The plate-like shaped end 4 of the high voltage electrode 3 with the mean diameter de of the front end thereof forms an annular gap of the width g with the opposite funnel-like ground electrode 9. The high voltage discharges occur preferably at the locations of the highest field strength, that is, between the end 4 of the high voltage electrode 3, a mineral lump having a relatively low dielectric constant Er which is in contact with the end 4 of the high voltage electrode 3 in the process liquid, which is in this case water, and the reaction chamber 1, which is on ground potential. With the spatially and time-wise statistical contact of the fragmentation material with the electrodes 4 and 9, also the HV-discharges occur statistically distributed over the circumference of the electrodes 4, 9.
The supply and discharge of the process liquid required for the electro-dynamic fragmentation—usually water—occurs via openings 11, 12 in the bottom of the reaction container.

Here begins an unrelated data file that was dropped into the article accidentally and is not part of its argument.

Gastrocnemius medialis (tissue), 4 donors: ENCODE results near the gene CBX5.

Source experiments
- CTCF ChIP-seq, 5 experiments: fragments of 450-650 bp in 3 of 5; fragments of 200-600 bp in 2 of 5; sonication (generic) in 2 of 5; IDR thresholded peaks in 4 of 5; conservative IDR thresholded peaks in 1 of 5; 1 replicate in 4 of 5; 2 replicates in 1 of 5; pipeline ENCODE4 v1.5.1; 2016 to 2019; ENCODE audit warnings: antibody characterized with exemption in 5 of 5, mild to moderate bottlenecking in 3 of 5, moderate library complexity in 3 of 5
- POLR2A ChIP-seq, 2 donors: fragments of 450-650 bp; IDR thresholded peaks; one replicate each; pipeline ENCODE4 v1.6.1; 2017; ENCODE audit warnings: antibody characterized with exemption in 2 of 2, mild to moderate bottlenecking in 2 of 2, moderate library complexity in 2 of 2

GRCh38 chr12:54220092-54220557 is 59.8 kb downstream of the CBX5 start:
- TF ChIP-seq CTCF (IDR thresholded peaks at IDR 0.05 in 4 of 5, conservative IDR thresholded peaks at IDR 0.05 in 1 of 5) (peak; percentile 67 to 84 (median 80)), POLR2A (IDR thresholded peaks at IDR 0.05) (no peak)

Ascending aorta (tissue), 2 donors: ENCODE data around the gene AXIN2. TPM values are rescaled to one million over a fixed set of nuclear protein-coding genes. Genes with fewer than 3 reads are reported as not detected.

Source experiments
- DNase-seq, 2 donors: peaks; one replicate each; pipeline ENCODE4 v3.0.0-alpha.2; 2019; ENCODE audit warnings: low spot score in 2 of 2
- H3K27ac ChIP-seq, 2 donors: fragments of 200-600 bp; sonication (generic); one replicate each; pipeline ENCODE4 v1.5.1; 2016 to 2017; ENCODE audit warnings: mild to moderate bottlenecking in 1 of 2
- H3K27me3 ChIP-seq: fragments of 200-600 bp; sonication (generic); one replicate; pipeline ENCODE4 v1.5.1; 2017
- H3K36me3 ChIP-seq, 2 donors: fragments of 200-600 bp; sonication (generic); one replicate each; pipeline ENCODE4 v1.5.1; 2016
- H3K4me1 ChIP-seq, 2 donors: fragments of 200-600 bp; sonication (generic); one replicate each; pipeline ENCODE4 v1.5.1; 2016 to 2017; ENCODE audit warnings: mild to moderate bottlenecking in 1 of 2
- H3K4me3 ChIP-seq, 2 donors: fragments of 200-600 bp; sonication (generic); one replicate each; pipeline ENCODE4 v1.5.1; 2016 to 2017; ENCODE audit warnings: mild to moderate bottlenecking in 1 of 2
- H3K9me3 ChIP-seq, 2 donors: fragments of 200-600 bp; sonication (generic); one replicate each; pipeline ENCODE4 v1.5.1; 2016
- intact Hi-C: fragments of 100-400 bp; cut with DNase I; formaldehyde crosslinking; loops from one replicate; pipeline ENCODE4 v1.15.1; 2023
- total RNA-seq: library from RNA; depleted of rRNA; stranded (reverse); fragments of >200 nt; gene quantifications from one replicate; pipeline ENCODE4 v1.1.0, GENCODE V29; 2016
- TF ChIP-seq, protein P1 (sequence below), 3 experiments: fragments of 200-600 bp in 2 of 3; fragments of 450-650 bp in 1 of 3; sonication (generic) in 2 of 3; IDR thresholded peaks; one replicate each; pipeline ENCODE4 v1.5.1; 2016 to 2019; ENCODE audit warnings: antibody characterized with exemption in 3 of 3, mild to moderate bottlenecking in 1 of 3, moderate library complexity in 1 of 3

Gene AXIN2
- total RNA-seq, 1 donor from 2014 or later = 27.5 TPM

Above the reaction zone 8, sufficient material to be fragmented is contained in the reaction chamber 1 and the material flow through this zone is geometrically not delimited; also the pulse generator/electric energy storage should be sufficiently large. Then the average residence time Tx of the material in the reaction zone is determined by way of the speed of the material removal through the tailback tube 9. The tailback tube 9 is highly conical in its area opposite the high voltage electrode 3 where it has a circular cross-section and becomes wider downwardly in a slightly conical manner. The entrance from the reaction zone 8 into the tailback tube has a smaller open width do and therefore the circular inlet area Ao and the outlet have a greater open width du with a correspondingly larger discharge area Au. The unloading speed v0 or respectively, the transport rate dV/dt out of the reaction zone 8 is determined—as a result of the adjustable distance a between the outlet of the tailback tube 9 and the transport unit 10, which in this case is a transport belt, which moves with the adjustable speed vo—by the blocking action of the material disposed on the transport belt 10. The length 1 of the tailback tube 9 is so selected that, under water and in spite of the vibrations caused by the fragmentation process, a stable angle of repose is formed on the transport belt 10. Under these conditions, the average number n of high voltage pulses, which act on the amount m of the material passing through the reaction zone, is determined by distance a between the outlet of the tailback-tube 9 and the transport belt 10 −Vo and by the pulse frequency f of the high voltage pulses. By way of these parameters the fragmentation degree of the material passing through the reaction zone is controlled. With constant tailback parameters an increase/reduction of the pulse frequency f results in an increase/reduction in the fragmentation. When the capacity limits of the pulse generator are reached or when the electrode distance g and/or the diameter do of the tailback high voltage electrode-facing section of the tailback tube become limiting factors, the tailback parameters must be adapted that is the distance a between the outlet of the tailback-tube 9 and transport unit 10 and/or the speed vo of the latter must be reduced.